Court Releases Arif Yunus as his Health Worsens

Azerbaijani political scientist and human rights activist Arif Yunus was transferred to house arrest by an Azerbaijani court last Thursday, upon a request by his lawyers due to his deteriorating health.

An Azerbaijani court has released a human rights defender whose imprisonment was condemned by human rights groups and international politicians to serve the rest of his sentence under house arrest.

Radio Free Europe-Radio Liberty (


) in Azerbaijan reports that political scientist and human rights activist Arif Yunus was transferred to house arrest by an Azerbaijani court on Thursday, upon a request by his lawyers due to his deteriorating health.

He signed a protocol stating he may not leave the country.

According to the Azerbaijani state-owned

APA News Agency

, Judge Vugar Mammadov at the Baku Court of Appeal heard the contents of a letter from the Main Medical Department of the Penitentiary Service attesting that German experts diagnosed Yunus with high blood pressure.

Yunus’s lawyer then filed a petition for his release from prison, which the public prosecutor rejected.

The court, however, granted it.

Yunus’s wife, an award-winning human rights activist, remains in prison.

On Aug. 13, the Baku Court of Serious Crimes sentenced Yunus and his wife Leyla – who was director of the

Institute for Peace and Democracy

– to lengthy prison terms on charges of fraud, running an illegal business, tax evasion, and falsifying documents.

Arif Yunus was sentenced to seven years in prison, while Leyla Yunus was given eight-and-a-half. Their property was seized and the funds in their bank accounts transferred to the state account.

Leyla Yunus remains in prison.

The Yunuses’ appeal hearings are set to continue. They are also to be tried on a separate charge of treason.

The two activists are among Azerbaijan’s relatively large collection of political prisoners, according to Amnesty International. Others include investigative journalist Khadija Ismayilova, and a number of other human rights activists and journalists tried on what many international human rights groups call bogus charges.

Many of these prisoners had criticized the government of Azerbaijan and the President Ilham Aliyev.

Prior to their August 2014 arrest, the couple was a strong critic of Azerbaijan’s human rights record, and Leyla documented the treatment of political prisoners in Azerbaijan. She was supported by her husband Arif, a historian and political activist.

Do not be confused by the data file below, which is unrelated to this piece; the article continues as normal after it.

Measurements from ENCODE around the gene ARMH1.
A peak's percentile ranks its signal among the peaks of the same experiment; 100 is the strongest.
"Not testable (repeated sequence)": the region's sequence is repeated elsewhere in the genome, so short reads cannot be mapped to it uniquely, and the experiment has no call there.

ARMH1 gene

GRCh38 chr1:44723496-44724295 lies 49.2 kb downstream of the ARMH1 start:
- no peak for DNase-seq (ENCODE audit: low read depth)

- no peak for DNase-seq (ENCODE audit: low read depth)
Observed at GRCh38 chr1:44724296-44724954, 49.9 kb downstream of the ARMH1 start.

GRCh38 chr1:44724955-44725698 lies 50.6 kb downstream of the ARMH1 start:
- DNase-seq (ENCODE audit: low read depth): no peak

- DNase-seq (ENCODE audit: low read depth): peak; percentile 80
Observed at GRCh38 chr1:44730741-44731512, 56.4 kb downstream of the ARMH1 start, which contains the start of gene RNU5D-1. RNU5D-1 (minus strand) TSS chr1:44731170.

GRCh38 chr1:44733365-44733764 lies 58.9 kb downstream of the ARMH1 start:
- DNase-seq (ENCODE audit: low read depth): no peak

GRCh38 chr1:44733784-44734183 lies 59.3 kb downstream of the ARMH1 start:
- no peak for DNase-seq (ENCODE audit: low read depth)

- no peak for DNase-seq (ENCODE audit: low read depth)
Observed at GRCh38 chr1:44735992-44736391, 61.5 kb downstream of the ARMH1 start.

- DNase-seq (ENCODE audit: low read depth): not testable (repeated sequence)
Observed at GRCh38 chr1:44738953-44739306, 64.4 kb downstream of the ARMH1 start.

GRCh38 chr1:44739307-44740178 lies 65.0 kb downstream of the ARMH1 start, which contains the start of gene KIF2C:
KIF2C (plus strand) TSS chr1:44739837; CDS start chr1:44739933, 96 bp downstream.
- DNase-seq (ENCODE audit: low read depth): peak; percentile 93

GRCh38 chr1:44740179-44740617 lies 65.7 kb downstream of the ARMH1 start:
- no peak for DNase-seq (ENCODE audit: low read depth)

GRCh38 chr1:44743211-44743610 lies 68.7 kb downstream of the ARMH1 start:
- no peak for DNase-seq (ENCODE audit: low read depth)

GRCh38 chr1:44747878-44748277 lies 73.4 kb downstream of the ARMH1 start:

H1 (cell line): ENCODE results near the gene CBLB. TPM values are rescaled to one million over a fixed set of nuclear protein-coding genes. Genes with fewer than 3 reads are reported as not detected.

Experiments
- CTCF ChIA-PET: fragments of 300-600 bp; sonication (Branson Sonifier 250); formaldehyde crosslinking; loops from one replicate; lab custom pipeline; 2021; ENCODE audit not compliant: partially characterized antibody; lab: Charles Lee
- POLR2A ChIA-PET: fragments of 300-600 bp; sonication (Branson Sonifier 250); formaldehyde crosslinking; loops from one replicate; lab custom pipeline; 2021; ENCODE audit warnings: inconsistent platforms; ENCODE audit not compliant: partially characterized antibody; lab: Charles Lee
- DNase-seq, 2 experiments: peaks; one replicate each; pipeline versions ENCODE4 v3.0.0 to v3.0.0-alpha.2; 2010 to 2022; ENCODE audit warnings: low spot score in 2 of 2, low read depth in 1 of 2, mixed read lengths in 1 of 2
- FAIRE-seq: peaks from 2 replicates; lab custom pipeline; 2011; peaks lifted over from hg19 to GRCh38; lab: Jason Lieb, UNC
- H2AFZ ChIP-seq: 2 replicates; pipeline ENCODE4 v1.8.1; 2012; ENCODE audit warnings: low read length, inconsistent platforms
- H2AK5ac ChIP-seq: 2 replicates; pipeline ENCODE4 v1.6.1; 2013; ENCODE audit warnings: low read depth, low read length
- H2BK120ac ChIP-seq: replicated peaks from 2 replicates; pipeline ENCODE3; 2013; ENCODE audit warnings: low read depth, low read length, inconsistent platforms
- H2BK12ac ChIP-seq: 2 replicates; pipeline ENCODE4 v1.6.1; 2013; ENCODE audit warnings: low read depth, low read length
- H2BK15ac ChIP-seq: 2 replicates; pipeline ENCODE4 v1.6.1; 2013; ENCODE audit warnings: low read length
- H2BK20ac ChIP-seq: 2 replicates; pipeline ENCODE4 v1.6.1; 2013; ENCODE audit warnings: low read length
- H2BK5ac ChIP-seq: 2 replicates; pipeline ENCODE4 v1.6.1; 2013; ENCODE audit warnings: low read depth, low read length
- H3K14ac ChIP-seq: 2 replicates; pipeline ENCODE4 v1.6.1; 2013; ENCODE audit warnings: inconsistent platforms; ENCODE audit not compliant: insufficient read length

According to

Human Rights Watch

, “The prosecution of the Yunuses is part of the government’s vicious and sweeping crackdown on perceived critics and independent groups.”

According to

Transparency International

, both suffer from serious heath problems which have gotten worse since their detention. Arif Yunus has suffered two strokes and Leyla has been diagnosed with diabetes and hepatitis C. Transparency International claims that neither has received adequate medical attention, and that Leyla Yunus was

beaten by authorities

while in detention in September 2014.

Investigative journalist Khadija Ismayilova, former head of the RFE/RL Baku bureau and investigator for OCCRP,


 several cases of controversial big-money business deals linked to the ruling family in Azerbaijan.

After she published her findings, she was subjected to a campaign of harrassment which culminated in her arrest on Dec. 5, 2014.

On Sept. 1 this year,

she was sentenced

to seven and a half years in prison on charges of embezzlement, tax evasion, abuse of power and running an illegal business.

The names of Ismayilova and Leyla Yunus are, among others, included in a September

United States resolution

urging governments to release their female political prisoners.

On Sept. 10, the European Parliament also

passed a resolution

calling for the immediate and unconditional release of Azerbaijan’s political prisoners, naming both Ismayilova and the Yunuses.

The resolution also called for European Union (EU) authorities to conduct a thorough investigation into corruption allegations in Azerbaijan, including those contained in Ismayilova’s stories.

Since the award-winning journalist has been in prison, her international colleagues have continued her work by publishing stories related to corruption in Azerbaijanas part of the

Khadija Project


When criticized for its record on political prisoners, the Azerbaijani government has maintained that they were sentenced justly on legitimate charges.

Published on the

OCCRP website

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